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By Stacey Marcus | Photo: by Donna Dotan | April 2, 2018
By linking the interior spaces to the pristine landscape, a sprawling family retreat becomes a tranquil haven.
"Nantucket! Take out your map and look at it. See what a real corner of the world it occupies!” proclaims Herman Melville in his legendary work, Moby-Dick. Although he never visited the island, Melville had a notion of the unique connections Nantucket inspires.
If anyone has mastered the art of identifying the dots of connections in Nantucket, it is Andrew Kotchen, co-founder and principal of architecture and interior design firm Workshop/APD. A part-time resident of the island, he has designed more than 100 homes there and innately senses the nuances of the seemingly homogenous archipelago. “All areas are different,” he notes. “Madaket is its own village, disconnected from the action and crowds.”
Mirroring the sense of simplicity and serenity of its surroundings served as the inspiration to design a family retreat on a vacant parcel abutting conservation land on Nantucket’s west side village of Madaket. The seasonal retreat was designed to be a place where family and friends could gather, inside and outside the property, effortlessly floating between spaces, enjoying privacy and a connection to the land and waters beyond.
On other parts of the island, “people build big box houses,” says Kotchen. In contrast, this compound is seven interconnected pavilions that naturally flow like river rocks. The structures provide a feeling of being discreetly connected to the landscape, but upon entry into the main house, one quickly realizes it is much more than first meets the eye. The house, studio and guesthouse all seamlessly connect to and from the multiple outdoor spaces. From an immense solar array to the geothermal heating and cooling, its masterful and mindful design is both stunning and sustainable.
The living areas, both indoor and out, have been thoughtfully laid out to provide broad views across the neighboring conservation land, out to Madaket Harbor and the Atlantic beyond. While the sprawling main house comprises more than 9,000 square feet, a series of connected ells—as one would encounter in 19th and 20th century residences—make the home feel cozy and informal.
Teak, fieldstone and flamed granite surround the infinity pool and hot tub, as well as three seating areas, two of which feature fire pits. Kotchen notes that additional soil was brought to the site to create elevations that provide privacy and raise the pool. Used primarily as a summer residence, the outdoor space was designed to highlight the unobstructed views of the Atlantic Ocean and magical Madaket sunsets.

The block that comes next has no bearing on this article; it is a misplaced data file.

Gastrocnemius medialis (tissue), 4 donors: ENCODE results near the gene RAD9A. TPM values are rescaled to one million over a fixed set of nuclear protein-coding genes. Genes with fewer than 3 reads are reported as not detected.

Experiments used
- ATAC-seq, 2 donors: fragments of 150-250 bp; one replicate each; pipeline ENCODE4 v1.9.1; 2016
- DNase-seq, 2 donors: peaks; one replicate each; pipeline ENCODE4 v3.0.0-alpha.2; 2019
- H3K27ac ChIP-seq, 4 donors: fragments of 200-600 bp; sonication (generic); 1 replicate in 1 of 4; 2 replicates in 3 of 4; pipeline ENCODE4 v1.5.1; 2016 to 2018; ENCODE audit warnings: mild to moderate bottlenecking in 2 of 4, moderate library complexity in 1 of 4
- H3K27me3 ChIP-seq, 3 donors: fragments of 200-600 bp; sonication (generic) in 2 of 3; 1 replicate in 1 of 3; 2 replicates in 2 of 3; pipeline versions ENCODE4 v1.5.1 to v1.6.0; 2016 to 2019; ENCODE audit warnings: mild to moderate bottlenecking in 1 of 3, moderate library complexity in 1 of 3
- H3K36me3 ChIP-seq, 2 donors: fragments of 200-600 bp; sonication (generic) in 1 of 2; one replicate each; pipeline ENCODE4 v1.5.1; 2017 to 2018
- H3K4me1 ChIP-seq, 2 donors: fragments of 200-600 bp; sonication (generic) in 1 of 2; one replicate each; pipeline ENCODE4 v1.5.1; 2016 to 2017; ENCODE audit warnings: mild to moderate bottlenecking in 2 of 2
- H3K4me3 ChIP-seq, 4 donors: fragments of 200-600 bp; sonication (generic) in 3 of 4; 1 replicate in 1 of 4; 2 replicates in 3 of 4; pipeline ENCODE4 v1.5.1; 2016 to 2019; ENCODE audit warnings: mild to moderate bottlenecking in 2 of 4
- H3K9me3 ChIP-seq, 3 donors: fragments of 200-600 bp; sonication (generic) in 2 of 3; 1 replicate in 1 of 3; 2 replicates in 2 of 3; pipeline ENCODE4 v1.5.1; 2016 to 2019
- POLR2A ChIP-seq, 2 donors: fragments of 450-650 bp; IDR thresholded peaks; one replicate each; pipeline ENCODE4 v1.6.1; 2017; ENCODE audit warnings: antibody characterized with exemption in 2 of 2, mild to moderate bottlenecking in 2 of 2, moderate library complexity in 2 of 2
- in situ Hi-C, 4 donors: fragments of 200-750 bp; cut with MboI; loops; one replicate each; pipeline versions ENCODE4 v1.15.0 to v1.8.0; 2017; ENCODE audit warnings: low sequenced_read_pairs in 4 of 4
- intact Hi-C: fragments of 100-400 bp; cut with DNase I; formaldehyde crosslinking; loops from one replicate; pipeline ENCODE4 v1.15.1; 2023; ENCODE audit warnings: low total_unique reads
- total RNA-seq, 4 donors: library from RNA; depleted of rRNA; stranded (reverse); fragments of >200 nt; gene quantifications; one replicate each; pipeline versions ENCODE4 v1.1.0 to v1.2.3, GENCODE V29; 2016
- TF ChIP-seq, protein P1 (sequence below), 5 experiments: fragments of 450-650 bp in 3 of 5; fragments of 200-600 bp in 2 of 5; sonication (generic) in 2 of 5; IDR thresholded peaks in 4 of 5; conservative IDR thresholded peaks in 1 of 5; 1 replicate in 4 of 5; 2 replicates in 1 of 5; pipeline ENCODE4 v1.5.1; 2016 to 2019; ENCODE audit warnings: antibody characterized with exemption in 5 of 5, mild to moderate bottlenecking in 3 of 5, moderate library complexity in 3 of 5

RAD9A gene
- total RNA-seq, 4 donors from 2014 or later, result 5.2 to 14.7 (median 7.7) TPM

A focal point of the main house is the striking vertical staircase. Glass, oak and steel create the three-story central structure, anchored by bluestone river rocks on the lower level. Visible upon entry from both the front and side doors, the staircase provides an opportunity to introduce many of the compelling materials that exist throughout the home. Pietra Cardosa—a dark-gray sandstone—along with glass-marble composite, oak and steel were used throughout from the bedrooms to the kitchen with a goal of creating impact through repetition.
“The interior of this residence was largely informed by the unique context and coastal setting. A significant portion of the palette features cool tones and warm neutrals, as well as some more saturated tones directly tied to the landscape,” says Kotchen. “The balance between the ocean and nature preserve surrounding the site gave us the opportunity to create a create a home that was not only serene but also simple, clean and modern.”
“The kitchen was one of the most important rooms in the house, as our client has a passion for cooking,” says Kotchen. The space features a 14-foot-long island surrounded by professional-grade appliances, including a Gaggenau steam oven, a 60-inch Capital Culinarian range and an Argentine-style grill, all set under a unique gabled ceiling. Custom-designed oak millwork with steel hardware hides many of the appliances and, combined with the Pietra Cardosa counters, creates a casual setting.
“It just all works,” says Kotchen. His keen understanding of the location allowed the team to maximize views, natural sunlight and site topography. Kotchen had the pleasure of spending a summer day with the family. He observed that “everyone literally floats from one place to the other.” One can envision the compound brimming with family and friends seamlessly connecting with each other, the land and sea beyond.
Single-family vacation home
ARCHITECTURE & INTERIOR DESIGN
Game room pool table
Mitchell Gold + Bob Williams
Sitting area swivel chairs
One Forty Three
Kitchen shaded pendants
Pool lounge chair cushions
Living area sectional